Maricopa Church of Celebration hosted a viewing of an evocative InMaricopa interview with Holocaust survivor Lea Stockhammer this morning.

Dozens of locals filled a lecture room in the Maricopa Library and Cultural Center.

The 34-minute interview InMaricopa first published last year expanded on Stockhammer’s experience as a 5-year-old Jewish child in Yugoslavia during World War II.

“One day, somebody knocked on our door,” she said, sharing an early memory of the war. “It was people in uniforms. They came inside and they put yellow bands with the Jewish star on our arms and we were told that we could not take it off.”

Recounting her experience, Stockhammer spoke about her 13 months in Kruščica and Loborgrad, concentration camps in present-day Bosnia and Croatia. In 1942, a Catholic priest saved her from transfer to the Nazis’ deadliest and most infamous camp, Auschwitz.

By the war’s end, Stockhammer was the only surviving member of her immediate family.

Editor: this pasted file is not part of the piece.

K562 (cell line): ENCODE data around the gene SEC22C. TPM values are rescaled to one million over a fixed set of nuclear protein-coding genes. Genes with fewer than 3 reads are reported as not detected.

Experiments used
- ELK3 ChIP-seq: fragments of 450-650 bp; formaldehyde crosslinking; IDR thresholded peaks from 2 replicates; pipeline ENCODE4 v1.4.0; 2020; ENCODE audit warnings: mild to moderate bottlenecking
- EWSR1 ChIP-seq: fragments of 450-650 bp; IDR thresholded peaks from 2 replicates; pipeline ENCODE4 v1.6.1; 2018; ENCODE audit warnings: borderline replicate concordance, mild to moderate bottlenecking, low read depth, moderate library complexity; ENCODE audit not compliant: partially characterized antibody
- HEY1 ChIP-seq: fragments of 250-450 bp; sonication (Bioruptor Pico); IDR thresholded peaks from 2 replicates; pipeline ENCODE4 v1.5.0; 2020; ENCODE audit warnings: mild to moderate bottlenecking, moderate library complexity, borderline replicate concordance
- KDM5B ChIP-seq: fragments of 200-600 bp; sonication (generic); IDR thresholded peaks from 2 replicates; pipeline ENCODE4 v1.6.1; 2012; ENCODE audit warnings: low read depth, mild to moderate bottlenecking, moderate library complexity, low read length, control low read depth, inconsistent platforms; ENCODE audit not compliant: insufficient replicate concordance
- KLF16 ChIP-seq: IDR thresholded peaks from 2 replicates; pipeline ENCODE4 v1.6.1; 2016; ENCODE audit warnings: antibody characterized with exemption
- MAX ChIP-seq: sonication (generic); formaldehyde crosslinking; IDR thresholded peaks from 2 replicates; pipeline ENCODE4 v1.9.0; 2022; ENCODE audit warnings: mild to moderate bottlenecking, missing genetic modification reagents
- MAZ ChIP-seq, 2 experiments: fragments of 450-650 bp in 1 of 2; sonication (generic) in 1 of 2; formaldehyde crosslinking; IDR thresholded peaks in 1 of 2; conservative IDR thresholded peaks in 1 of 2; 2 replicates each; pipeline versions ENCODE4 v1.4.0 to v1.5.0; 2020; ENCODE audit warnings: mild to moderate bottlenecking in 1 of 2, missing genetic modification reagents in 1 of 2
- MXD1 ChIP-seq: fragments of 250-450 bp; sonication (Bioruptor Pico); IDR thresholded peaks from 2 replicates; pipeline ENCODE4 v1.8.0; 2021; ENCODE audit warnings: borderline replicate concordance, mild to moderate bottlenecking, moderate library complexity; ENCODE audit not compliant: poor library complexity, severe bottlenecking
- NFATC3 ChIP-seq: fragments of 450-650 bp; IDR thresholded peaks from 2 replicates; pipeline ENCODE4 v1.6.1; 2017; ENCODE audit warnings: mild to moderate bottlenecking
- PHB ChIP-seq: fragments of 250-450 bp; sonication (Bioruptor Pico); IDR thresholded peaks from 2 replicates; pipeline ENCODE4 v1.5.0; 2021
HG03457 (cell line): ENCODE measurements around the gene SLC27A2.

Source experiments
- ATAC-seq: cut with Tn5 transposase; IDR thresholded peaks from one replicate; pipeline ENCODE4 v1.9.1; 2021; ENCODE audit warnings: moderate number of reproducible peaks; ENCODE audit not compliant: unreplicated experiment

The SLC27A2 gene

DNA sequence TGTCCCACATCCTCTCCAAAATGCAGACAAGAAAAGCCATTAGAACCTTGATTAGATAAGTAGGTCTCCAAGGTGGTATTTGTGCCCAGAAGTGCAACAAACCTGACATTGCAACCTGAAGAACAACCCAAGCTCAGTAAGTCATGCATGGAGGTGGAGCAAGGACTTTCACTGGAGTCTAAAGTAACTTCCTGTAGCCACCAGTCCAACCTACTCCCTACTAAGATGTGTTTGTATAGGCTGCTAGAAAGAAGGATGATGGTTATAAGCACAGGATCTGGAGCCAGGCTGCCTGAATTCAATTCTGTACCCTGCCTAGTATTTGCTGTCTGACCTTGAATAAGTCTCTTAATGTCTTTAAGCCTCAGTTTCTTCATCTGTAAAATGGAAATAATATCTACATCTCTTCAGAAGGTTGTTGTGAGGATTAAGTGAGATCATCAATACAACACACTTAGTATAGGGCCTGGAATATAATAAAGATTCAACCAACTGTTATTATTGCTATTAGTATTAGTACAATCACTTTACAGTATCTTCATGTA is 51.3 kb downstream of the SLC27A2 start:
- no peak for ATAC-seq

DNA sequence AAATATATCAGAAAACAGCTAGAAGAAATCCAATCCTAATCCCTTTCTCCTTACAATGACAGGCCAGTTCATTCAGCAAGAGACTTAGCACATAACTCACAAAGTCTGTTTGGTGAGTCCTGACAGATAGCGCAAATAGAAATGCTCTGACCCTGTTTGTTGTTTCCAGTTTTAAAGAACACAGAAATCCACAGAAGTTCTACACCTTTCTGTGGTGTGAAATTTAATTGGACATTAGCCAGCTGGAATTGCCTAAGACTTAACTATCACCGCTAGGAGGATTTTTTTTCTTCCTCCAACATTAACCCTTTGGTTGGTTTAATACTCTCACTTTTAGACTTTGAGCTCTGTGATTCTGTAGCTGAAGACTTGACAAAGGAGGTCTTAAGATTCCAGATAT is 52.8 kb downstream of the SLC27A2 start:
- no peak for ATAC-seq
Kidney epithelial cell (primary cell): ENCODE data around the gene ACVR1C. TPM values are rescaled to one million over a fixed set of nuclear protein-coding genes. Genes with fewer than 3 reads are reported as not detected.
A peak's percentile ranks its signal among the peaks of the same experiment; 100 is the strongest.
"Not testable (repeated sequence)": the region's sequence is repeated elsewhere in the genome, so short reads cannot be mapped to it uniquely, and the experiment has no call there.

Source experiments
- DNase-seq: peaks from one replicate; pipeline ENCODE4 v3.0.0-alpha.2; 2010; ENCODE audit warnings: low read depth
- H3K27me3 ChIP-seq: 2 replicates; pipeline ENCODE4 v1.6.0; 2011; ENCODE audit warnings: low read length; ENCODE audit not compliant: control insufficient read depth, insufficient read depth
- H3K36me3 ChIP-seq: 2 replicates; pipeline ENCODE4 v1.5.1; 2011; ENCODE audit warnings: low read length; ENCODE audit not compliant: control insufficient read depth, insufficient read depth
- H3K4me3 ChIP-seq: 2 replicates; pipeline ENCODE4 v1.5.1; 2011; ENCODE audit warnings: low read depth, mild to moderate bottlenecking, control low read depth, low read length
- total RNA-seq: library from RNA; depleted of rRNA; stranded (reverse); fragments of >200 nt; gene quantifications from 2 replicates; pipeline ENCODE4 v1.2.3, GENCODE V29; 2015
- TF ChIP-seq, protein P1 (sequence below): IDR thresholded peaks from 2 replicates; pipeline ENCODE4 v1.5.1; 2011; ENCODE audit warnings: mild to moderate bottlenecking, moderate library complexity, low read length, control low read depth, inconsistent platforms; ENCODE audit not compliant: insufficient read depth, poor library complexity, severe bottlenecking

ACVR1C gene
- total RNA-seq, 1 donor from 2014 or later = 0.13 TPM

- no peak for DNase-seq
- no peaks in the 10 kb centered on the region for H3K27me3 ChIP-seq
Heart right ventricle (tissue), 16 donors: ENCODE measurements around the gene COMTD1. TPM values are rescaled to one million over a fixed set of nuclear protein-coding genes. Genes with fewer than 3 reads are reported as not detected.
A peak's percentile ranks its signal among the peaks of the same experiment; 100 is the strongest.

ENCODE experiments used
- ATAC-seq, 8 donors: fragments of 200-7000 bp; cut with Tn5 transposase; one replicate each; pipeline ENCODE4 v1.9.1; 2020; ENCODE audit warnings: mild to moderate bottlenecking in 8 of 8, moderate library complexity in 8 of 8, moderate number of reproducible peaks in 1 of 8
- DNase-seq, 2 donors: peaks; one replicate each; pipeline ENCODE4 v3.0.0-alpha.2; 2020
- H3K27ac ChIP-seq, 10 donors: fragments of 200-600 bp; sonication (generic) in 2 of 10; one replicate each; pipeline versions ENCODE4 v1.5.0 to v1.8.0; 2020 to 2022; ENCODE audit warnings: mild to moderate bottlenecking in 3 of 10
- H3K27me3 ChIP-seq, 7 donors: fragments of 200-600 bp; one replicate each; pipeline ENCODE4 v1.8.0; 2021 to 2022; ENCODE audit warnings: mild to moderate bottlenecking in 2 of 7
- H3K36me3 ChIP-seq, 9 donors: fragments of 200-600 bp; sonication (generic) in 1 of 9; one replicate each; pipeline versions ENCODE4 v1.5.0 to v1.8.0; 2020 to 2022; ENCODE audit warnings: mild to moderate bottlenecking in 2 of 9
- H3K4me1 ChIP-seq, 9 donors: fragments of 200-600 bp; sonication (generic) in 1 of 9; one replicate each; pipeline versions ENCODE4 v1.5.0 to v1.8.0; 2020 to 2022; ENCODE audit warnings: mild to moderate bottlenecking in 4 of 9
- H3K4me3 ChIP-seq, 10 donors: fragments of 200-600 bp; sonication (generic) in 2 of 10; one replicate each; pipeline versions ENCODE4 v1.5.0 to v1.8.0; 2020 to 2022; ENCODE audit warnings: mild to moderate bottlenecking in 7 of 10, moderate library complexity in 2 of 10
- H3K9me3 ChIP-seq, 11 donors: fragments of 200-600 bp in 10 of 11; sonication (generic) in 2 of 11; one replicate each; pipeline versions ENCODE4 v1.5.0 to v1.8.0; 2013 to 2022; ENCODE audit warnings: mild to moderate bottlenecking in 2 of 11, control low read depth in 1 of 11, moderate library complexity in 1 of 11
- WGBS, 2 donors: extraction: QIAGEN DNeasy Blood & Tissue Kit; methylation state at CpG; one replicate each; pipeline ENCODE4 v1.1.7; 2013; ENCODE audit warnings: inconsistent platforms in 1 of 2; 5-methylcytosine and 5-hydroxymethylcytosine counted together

Although the 87-year-old Maricopa resident could not attend due to the excessive heat warning this week, her daughter, Ruth Stockhammer, answered questions on her behalf from the audience. She touched on antisemitism and censorship, issues that pervade to this day.

“Before he died, my father would say, ‘I can’t believe I’m seeing this happening again,’” the younger Stockhammer recounted from her late father, also a Holocaust survivor. “Those were his words about a month before he died. It’s happening again.”

Event organizer Effie Gross noted the importance of sharing stories like this one.

“It’s important that we don’t forget,” Gross said. “We can pass stories of those experiences down to our children and grandchildren that show the harm of things like antisemitism.”

Maricopa Church of Celebration Pastor Ben Gores shared a prayer at the end of the event, noting the importance of remembering even the most painful events in life.

“We have the opportunity to remember that the stories we read in the pages of our history books happened to real people,” Gores said. “Their stories and their experiences need to carried on … so that we can avoid repeating the mistakes of the past.”